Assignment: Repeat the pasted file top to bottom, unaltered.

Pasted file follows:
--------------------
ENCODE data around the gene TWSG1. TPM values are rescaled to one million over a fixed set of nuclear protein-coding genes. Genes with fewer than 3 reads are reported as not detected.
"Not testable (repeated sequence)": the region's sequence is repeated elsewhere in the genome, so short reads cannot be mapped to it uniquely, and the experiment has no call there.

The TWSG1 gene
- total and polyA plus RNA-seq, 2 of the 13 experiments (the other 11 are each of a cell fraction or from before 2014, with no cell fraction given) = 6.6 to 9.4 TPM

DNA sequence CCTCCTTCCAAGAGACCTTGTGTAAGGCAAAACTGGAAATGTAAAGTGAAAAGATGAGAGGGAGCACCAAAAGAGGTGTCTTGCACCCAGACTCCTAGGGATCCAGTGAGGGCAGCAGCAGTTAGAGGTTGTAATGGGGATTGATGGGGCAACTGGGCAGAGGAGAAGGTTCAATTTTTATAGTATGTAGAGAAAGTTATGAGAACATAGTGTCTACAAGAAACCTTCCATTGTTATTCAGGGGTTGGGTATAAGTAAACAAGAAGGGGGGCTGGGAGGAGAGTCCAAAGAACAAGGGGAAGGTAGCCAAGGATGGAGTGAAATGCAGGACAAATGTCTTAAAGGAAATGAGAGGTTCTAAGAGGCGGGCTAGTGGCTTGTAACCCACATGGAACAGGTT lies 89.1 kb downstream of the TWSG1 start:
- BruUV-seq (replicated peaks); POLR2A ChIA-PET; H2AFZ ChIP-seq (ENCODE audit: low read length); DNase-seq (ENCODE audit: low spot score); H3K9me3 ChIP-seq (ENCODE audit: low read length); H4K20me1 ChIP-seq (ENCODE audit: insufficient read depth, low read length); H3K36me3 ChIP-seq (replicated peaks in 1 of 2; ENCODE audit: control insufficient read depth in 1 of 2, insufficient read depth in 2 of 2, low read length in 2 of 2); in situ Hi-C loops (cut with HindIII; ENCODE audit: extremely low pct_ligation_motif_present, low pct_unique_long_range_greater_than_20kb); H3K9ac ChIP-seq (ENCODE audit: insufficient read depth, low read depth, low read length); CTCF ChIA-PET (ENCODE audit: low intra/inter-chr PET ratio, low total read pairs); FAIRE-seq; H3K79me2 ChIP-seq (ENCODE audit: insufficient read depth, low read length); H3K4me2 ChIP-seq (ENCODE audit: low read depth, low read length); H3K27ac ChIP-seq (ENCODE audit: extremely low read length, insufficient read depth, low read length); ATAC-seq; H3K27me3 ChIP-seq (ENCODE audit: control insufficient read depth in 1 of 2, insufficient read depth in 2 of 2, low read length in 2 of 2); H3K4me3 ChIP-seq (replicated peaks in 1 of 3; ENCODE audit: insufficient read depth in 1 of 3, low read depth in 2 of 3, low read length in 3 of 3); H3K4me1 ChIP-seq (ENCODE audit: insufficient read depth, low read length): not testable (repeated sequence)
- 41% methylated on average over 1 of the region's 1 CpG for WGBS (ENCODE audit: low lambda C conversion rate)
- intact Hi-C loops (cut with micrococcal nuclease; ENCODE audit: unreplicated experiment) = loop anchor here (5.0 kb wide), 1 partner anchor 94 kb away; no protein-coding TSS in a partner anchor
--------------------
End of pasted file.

ENCODE data around the gene TWSG1. TPM values are rescaled to one million over a fixed set of nuclear protein-coding genes. Genes with fewer than 3 reads are reported as not detected.
"Not testable (repeated sequence)": the region's sequence is repeated elsewhere in the genome, so short reads cannot be mapped to it uniquely, and the experiment has no call there.

The TWSG1 gene
- total and polyA plus RNA-seq, 2 of the 13 experiments (the other 11 are each of a cell fraction or from before 2014, with no cell fraction given) = 6.6 to 9.4 TPM

DNA sequence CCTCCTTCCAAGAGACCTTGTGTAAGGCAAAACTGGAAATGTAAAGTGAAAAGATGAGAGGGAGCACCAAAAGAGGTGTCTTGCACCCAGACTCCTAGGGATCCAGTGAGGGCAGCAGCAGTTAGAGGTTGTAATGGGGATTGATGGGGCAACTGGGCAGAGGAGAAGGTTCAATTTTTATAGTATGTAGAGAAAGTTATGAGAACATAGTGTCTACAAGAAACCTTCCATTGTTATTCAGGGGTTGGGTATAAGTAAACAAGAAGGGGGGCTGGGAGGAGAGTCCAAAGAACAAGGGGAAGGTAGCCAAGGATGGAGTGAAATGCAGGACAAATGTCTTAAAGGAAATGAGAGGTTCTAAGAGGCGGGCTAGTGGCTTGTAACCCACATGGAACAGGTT lies 89.1 kb downstream of the TWSG1 start:
- BruUV-seq (replicated peaks); POLR2A ChIA-PET; H2AFZ ChIP-seq (ENCODE audit: low read length); DNase-seq (ENCODE audit: low spot score); H3K9me3 ChIP-seq (ENCODE audit: low read length); H4K20me1 ChIP-seq (ENCODE audit: insufficient read depth, low read length); H3K36me3 ChIP-seq (replicated peaks in 1 of 2; ENCODE audit: control insufficient read depth in 1 of 2, insufficient read depth in 2 of 2, low read length in 2 of 2); in situ Hi-C loops (cut with HindIII; ENCODE audit: extremely low pct_ligation_motif_present, low pct_unique_long_range_greater_than_20kb); H3K9ac ChIP-seq (ENCODE audit: insufficient read depth, low read depth, low read length); CTCF ChIA-PET (ENCODE audit: low intra/inter-chr PET ratio, low total read pairs); FAIRE-seq; H3K79me2 ChIP-seq (ENCODE audit: insufficient read depth, low read length); H3K4me2 ChIP-seq (ENCODE audit: low read depth, low read length); H3K27ac ChIP-seq (ENCODE audit: extremely low read length, insufficient read depth, low read length); ATAC-seq; H3K27me3 ChIP-seq (ENCODE audit: control insufficient read depth in 1 of 2, insufficient read depth in 2 of 2, low read length in 2 of 2); H3K4me3 ChIP-seq (replicated peaks in 1 of 3; ENCODE audit: insufficient read depth in 1 of 3, low read depth in 2 of 3, low read length in 3 of 3); H3K4me1 ChIP-seq (ENCODE audit: insufficient read depth, low read length): not testable (repeated sequence)
- 41% methylated on average over 1 of the region's 1 CpG for WGBS (ENCODE audit: low lambda C conversion rate)
- intact Hi-C loops (cut with micrococcal nuclease; ENCODE audit: unreplicated experiment) = loop anchor here (5.0 kb wide), 1 partner anchor 94 kb away; no protein-coding TSS in a partner anchor